Big-hearted people tend to have warm and truly fuzzy thoughts about the Humane Society of the United States.
This is, after all, the organization that operates shelters nationwide and saves hundreds of thousands of animals. This is the selfless organization that stands up for the voiceless and abused. Although there are countless alternatives, this is the charity you should be sending your money to if you care about pets.
People for the Ethical Treatment of Animals employs only one argument in defense of its right to kill adoptable shelter pets. This is an abuse called “hoarding.” It is in fact an especially vile form of cruelty — animals are warehoused in filthy, overcrowded cages, where they then die, slowly and in misery.
This, we are told, is the reason that PETA’s founder, Ingrid Newkirk, is busy trying to prevent No Kill legislation from being passed in the group’s home town of Norfolk, Virginia.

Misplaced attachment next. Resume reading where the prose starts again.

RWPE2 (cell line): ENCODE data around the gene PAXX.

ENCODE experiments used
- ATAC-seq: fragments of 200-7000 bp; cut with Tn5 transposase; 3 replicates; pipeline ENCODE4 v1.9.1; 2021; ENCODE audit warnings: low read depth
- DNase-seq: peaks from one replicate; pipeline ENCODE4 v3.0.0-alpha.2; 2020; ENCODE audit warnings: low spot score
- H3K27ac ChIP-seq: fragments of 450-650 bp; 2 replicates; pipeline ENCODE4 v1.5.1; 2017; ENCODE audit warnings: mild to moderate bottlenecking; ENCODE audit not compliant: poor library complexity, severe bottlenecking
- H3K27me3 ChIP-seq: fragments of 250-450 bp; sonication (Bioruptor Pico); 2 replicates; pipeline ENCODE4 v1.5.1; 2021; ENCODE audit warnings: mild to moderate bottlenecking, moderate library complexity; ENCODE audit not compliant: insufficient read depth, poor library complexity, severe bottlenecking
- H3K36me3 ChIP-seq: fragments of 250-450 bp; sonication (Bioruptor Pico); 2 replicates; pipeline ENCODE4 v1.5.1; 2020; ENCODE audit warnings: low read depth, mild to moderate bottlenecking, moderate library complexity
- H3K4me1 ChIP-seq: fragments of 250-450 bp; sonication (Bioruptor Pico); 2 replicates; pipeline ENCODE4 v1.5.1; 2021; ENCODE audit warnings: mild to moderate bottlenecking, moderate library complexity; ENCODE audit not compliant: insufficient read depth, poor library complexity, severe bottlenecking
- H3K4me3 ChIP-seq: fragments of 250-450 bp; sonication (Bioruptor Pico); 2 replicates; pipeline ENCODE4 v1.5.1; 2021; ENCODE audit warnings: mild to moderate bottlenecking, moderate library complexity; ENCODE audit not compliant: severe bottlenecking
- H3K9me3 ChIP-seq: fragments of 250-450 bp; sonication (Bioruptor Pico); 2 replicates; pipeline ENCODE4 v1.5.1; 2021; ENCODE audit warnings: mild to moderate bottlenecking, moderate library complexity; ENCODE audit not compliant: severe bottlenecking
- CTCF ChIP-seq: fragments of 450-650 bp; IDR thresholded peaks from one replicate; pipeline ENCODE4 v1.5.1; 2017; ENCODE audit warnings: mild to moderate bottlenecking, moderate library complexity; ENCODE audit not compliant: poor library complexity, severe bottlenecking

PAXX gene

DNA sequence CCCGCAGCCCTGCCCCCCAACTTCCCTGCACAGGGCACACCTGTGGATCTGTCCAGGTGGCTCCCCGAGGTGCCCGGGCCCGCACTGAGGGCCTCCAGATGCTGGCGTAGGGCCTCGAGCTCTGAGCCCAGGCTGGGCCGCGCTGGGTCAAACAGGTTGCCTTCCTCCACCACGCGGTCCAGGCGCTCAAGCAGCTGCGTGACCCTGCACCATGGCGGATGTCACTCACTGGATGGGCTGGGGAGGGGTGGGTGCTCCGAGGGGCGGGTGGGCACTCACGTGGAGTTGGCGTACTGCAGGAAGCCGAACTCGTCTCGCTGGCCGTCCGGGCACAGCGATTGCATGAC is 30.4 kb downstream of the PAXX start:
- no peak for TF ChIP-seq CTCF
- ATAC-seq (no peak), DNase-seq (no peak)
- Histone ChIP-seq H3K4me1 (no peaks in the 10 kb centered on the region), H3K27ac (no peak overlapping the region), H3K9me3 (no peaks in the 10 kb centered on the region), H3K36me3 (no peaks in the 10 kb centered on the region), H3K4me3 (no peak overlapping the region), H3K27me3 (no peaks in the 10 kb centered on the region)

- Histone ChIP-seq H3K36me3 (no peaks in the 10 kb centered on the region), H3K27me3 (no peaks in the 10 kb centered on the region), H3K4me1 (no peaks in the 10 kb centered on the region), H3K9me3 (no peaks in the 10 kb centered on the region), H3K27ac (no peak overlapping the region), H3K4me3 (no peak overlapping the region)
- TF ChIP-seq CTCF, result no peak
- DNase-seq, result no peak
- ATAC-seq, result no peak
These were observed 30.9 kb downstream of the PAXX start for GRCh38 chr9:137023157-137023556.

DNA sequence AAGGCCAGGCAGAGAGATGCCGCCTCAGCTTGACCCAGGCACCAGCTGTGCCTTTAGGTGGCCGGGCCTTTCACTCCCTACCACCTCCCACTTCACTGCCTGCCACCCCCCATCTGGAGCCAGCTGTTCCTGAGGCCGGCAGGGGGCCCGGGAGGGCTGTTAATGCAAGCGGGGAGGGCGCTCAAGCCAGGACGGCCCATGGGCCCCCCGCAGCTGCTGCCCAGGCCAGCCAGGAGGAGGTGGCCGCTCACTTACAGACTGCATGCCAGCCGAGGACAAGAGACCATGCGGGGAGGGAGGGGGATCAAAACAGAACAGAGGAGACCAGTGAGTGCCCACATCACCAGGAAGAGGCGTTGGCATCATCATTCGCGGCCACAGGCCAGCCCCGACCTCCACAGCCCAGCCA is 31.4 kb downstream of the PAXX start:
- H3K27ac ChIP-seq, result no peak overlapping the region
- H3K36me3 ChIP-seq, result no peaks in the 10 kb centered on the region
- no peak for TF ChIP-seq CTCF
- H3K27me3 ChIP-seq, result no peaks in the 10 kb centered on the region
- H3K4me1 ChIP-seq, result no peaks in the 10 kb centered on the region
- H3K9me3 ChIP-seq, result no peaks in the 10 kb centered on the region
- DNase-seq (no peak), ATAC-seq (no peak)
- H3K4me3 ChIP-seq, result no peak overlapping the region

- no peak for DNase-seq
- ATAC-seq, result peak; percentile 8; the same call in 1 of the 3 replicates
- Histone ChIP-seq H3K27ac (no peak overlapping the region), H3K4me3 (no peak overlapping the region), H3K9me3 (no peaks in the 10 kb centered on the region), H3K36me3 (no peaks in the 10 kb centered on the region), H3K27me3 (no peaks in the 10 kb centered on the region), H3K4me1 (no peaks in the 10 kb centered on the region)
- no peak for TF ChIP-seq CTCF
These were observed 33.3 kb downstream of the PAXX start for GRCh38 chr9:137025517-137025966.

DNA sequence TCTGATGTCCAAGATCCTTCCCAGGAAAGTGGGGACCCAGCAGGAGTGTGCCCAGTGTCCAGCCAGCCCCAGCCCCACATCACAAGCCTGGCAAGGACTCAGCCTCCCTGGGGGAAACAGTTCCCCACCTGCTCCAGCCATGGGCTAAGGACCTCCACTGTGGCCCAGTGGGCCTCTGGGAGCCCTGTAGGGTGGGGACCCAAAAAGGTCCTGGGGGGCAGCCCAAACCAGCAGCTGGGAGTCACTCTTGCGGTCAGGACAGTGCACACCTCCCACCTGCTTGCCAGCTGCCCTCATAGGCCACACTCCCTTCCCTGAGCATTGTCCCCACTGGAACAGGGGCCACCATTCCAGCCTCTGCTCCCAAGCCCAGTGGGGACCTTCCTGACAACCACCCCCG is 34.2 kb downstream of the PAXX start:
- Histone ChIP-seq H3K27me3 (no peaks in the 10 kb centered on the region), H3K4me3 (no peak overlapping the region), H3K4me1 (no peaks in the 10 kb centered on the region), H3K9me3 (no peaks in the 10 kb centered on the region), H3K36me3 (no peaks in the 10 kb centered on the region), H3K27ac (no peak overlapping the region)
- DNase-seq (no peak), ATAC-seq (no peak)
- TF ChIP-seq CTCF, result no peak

When the No Kill shelter in Shelby County, Kentucky, recently announced that they had run out of space — and were hence going to have to start killing healthy dogs and cats — officials received a nice basket of gourmet cookies, with a note signed by PETA: “Thank you for doing the right thing for animals.”
Surely I’m joking here.
Nathan Winograd is the leader of the No Kill movement, a genuine revolution in animal welfare. Three million healthy and adoptable pets will be killed next year in America’s shelters. Not, however, if Winograd and his growing army have any say. I caught up with him a few weeks after the No Kill Advocacy Centre‘s annual conference in Washington D.C.
They say that a camel is a horse designed by a committee. What this quip fails to acknowledge, however, is just what an achievement the camel is. No mean feat to design one.
Wikipedia is a camel.
I’ve always been a fan of Wikipedia. Detractors argue that you have to double-check everything you encounter there. I see this as an argument in its favor: you should double-check any fact, encountered anywhere, but only Wikipedia comes with this useful caveat branded on its communal forehead.